Now That’s Debatable


Kayla Gage, Writer

When people think about debate they typically think about arguments. Although this is a large part of it, debate encompasses so much more. When you are in a tournament, you are competing against other schools and their teams.

When competing, you’re not only competing to get 1st place, you are also competing to get points which are recorded by the National Speech & Debate organization (NSDA). Based on these points, you are given a ranking starting with Merit up to Premier Distinction.

Debate involves several different events revolving around debate and speech. There are the more well-known events such as Lincoln Douglas, which is a one-on-one structured debate where you have to be prepared to argue either side of a given topic. A similar event is called Public Forum, which has the same structure but with a partner.

The lesser known debate events include Congress, Big Questions, Policy, Spar, and Character Spar. These events can often take from 20 minutes to 2 hours, where competitors must prepare a speech or argument on a variety of topics on the spot. Debate events typically take longer than speech events and will give you more points.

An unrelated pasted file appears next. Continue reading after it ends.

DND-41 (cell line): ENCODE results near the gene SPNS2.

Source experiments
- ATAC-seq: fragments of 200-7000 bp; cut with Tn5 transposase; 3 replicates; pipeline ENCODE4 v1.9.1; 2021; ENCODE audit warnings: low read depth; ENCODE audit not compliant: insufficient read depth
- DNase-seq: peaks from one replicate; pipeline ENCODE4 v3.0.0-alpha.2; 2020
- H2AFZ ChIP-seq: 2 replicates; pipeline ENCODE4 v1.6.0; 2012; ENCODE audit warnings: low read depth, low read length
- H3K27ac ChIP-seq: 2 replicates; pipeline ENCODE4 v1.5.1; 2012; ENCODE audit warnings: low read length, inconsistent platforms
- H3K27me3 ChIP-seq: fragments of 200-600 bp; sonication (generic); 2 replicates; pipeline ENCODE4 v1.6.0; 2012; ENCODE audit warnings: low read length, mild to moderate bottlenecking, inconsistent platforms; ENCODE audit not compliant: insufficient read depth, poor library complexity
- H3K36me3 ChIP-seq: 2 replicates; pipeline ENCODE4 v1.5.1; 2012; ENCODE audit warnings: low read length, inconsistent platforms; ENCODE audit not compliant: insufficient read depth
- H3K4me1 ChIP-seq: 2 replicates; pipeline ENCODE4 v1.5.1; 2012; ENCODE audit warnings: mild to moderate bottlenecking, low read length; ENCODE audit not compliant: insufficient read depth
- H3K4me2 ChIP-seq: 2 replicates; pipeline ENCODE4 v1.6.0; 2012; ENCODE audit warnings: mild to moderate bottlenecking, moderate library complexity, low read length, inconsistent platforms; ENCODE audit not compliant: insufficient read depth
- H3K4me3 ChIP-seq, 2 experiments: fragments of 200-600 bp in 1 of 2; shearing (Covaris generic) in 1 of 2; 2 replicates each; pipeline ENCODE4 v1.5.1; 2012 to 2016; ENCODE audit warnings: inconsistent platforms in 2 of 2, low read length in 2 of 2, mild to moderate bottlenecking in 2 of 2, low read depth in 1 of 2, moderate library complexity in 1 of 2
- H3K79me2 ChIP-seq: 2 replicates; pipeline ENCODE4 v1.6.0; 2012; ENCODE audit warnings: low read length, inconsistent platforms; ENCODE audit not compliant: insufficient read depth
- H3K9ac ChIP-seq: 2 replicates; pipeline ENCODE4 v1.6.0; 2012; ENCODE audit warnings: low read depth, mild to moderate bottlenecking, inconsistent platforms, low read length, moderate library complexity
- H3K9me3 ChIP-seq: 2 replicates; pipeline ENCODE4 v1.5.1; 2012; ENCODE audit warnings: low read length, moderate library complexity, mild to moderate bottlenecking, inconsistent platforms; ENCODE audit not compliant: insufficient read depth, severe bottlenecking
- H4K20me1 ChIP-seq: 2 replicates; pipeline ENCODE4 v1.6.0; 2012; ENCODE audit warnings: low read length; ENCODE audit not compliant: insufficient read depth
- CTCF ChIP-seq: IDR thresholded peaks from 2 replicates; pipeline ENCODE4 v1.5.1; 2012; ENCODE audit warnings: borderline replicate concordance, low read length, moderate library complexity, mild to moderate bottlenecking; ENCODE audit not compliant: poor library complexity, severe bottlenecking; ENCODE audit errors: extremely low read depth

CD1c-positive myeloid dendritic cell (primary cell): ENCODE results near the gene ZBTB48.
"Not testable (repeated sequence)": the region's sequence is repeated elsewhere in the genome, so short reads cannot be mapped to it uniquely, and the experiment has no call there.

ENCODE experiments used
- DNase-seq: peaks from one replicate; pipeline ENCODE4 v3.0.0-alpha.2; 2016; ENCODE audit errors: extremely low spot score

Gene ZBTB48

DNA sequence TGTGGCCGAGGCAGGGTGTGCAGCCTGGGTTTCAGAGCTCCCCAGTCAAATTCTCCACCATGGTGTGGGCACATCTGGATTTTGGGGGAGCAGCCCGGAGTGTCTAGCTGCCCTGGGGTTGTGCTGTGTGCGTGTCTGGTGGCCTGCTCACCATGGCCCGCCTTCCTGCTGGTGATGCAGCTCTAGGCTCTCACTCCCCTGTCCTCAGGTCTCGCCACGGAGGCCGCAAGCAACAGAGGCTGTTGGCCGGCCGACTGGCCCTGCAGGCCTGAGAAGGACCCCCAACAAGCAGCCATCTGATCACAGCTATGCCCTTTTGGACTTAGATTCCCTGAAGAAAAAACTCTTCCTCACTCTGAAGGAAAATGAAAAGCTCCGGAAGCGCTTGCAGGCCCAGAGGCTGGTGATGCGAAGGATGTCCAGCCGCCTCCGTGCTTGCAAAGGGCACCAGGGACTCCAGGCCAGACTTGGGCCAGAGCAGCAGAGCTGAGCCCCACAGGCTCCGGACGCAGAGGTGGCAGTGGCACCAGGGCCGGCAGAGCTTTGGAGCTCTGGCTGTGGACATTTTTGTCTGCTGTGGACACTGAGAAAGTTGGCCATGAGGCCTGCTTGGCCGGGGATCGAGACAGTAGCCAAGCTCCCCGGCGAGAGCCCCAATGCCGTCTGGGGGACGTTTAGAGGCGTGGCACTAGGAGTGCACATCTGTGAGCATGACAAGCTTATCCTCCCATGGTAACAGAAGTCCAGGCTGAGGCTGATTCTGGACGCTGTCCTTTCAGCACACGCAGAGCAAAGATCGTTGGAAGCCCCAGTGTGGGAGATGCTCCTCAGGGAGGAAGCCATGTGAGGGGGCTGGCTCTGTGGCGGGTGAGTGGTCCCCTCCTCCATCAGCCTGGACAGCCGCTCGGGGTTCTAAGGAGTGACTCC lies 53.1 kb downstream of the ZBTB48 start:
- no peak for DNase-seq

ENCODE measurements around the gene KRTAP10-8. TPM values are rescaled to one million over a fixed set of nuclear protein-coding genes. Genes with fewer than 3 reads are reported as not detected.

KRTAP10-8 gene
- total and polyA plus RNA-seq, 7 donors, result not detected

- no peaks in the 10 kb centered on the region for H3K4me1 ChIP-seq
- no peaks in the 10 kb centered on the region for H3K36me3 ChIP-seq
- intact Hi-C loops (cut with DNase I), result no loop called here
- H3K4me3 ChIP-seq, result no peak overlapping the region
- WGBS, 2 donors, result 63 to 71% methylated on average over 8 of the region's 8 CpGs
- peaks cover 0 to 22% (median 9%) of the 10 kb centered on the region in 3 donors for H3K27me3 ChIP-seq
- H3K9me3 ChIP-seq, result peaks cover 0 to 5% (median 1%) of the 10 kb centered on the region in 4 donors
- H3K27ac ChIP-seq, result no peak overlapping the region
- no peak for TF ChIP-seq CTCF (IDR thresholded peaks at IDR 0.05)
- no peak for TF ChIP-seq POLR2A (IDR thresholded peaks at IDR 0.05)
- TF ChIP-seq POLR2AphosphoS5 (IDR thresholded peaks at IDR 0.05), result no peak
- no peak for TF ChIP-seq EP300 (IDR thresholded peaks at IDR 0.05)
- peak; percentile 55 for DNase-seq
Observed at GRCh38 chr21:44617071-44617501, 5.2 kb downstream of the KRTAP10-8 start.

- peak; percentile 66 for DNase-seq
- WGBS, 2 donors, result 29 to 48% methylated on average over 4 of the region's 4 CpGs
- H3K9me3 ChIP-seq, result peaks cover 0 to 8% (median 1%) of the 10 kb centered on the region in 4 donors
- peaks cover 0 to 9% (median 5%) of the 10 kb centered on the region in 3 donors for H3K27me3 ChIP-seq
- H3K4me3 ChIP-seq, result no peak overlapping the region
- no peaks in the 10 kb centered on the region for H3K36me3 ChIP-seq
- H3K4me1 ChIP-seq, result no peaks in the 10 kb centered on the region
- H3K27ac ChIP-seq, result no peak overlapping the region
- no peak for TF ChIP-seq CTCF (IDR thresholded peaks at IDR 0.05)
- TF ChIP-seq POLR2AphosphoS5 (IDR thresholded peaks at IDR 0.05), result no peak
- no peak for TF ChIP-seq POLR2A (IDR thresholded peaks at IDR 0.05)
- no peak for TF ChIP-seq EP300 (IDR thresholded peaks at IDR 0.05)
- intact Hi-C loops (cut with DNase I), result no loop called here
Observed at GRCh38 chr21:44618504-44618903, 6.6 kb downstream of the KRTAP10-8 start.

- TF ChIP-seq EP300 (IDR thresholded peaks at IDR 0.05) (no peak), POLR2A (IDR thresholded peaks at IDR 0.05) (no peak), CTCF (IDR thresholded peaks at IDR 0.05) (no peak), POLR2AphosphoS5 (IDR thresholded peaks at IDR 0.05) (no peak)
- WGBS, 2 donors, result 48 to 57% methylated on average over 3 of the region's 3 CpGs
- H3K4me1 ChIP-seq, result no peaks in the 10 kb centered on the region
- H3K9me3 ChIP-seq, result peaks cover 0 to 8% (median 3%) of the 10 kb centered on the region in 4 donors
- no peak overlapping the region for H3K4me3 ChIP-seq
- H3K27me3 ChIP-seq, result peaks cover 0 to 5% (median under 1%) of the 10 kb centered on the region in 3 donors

The most well-known speech event is Impromptu, which when the competitor is given 3 topics to choose from, and then has 7 minutes to write and present a speech on the topic they chose. Some other events are National Extemporaneous, Foreign Extemporaneous, Dramatic Interpretation, Humorous Interpretation, Dou Interpretation, Oratory, Informative, and Story Telling. These events usually require a time range of 30 minutes to 2 hours. Speech events usually earn you half as many points as debate events, but you can double enter, which means you can compete in two events per tournament.

Through debate, you can get a number of scholarships and opportunities, especially if you are high ranking. Many colleges look for students who have done really well in high school debate to be on their team.

With covid-19, debate is no longer in-person which can be seen as both good and bad. One positive is that students are able to compete in 2 live events and in as many events that can be pre-recorded as they want, which helps students raise their NDSA points. However, on the down-side, it is harder to persuade the judge, because you are no longer able to use body language to help convey your point.

All in all, debate is a lot of fun and can open up many doors in one’s life. Taking a class is not required to join the debate team. All you have to do is show up to practice on Mondays and Thursdays right after school until 4PM at the latest in room 2803. Everyone is welcome!